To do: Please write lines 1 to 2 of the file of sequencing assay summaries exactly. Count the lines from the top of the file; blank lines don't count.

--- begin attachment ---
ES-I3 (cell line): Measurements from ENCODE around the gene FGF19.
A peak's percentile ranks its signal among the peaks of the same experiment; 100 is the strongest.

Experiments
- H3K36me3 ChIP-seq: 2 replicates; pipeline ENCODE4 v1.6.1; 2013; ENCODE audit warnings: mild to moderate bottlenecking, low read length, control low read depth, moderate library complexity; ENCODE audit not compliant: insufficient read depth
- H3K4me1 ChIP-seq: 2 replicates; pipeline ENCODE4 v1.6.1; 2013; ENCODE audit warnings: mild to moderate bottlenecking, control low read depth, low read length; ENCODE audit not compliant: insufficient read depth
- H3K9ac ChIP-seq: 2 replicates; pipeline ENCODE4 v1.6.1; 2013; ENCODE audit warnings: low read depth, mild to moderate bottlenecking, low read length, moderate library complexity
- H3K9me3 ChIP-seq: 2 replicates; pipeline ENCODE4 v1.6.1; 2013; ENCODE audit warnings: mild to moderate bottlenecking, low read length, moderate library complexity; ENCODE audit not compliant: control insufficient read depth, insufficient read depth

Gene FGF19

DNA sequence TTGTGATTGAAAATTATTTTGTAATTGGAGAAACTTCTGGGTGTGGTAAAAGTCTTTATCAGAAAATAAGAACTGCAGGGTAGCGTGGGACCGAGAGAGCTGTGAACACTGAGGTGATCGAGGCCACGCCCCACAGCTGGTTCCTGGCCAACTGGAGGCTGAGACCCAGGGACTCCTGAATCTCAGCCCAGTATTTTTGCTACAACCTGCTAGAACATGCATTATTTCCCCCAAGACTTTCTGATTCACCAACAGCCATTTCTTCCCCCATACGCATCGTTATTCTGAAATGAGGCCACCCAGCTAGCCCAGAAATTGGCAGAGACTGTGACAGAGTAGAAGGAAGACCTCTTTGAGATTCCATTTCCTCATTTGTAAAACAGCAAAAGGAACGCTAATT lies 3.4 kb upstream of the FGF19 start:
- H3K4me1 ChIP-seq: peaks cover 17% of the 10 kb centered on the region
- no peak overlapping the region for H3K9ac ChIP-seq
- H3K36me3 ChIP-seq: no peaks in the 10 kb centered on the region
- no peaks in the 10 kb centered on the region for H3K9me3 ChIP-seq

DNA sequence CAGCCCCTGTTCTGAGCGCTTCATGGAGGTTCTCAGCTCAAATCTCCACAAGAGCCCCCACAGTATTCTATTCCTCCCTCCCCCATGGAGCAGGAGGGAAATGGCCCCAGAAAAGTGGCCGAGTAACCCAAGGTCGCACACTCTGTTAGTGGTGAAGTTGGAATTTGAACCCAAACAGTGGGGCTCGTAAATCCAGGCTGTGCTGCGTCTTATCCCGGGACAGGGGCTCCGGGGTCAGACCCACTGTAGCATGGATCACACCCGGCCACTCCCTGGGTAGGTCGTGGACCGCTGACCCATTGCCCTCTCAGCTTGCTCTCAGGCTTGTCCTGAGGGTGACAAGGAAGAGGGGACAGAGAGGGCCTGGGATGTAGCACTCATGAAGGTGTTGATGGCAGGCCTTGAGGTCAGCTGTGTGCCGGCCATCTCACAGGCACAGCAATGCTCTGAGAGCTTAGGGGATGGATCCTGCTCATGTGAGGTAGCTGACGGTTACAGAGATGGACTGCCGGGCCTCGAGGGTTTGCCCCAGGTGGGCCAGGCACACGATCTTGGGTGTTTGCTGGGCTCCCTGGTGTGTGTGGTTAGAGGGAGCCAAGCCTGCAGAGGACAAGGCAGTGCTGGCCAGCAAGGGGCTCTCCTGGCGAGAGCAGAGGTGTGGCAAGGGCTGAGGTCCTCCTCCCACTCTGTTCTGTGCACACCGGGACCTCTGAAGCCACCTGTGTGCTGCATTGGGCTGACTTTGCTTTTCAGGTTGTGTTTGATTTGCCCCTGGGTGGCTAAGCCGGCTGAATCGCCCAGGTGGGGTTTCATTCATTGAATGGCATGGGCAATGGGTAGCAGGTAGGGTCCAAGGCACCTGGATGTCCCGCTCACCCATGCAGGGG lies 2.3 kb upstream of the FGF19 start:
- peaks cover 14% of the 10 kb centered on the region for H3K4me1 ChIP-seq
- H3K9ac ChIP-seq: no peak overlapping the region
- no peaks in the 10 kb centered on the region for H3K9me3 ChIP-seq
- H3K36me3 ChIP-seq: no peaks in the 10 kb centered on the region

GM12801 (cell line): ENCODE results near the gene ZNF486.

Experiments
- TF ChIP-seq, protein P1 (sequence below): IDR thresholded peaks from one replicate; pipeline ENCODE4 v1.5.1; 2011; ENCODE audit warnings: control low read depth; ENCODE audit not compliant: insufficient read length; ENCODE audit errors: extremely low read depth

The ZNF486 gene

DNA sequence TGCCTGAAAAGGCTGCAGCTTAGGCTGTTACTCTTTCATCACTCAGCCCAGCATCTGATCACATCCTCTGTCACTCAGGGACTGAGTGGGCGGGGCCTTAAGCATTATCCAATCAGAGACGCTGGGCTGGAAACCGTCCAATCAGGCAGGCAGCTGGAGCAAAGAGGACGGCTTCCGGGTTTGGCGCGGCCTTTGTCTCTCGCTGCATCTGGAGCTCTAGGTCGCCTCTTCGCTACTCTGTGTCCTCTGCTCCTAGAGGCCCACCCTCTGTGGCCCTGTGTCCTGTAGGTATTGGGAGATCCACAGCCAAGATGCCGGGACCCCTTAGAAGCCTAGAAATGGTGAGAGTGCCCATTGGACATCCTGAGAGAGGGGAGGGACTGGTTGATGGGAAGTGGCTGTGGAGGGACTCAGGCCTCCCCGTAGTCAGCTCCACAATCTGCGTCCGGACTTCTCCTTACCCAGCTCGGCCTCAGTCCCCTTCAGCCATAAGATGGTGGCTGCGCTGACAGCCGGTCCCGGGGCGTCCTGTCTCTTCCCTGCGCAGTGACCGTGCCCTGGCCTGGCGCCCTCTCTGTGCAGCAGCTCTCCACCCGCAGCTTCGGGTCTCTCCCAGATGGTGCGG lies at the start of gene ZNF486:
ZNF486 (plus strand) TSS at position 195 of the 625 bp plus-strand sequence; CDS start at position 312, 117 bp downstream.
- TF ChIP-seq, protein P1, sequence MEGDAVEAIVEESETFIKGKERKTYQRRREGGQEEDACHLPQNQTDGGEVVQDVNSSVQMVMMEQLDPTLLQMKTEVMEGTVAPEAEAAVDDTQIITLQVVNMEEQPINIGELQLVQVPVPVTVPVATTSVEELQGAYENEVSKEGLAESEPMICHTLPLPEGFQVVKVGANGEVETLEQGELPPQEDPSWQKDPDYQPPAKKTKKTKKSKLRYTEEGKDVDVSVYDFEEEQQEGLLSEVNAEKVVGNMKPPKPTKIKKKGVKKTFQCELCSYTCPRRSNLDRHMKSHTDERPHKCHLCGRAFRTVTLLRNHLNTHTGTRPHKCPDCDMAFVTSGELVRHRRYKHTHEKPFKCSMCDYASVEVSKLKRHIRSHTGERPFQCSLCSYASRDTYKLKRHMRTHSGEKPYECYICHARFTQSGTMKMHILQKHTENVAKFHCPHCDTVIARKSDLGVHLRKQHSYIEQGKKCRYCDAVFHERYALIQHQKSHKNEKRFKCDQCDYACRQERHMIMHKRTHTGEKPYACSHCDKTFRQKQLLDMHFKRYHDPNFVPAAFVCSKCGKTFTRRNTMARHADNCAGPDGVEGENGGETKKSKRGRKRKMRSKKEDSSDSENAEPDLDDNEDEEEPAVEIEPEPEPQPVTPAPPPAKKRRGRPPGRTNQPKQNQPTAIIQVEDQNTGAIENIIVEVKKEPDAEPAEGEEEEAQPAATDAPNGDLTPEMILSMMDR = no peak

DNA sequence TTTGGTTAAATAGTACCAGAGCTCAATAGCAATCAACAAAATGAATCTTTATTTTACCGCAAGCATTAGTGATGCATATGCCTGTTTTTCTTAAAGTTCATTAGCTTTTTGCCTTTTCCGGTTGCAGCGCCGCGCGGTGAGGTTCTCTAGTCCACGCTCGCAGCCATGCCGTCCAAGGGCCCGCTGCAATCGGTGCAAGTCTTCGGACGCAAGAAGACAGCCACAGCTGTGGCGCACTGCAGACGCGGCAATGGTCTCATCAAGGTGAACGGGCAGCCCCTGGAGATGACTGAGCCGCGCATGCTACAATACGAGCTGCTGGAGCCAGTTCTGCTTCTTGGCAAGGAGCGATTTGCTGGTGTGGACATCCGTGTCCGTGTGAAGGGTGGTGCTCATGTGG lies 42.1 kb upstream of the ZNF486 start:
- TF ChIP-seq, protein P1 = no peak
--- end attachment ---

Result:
ES-I3 (cell line): Measurements from ENCODE around the gene FGF19.
A peak's percentile ranks its signal among the peaks of the same experiment; 100 is the strongest.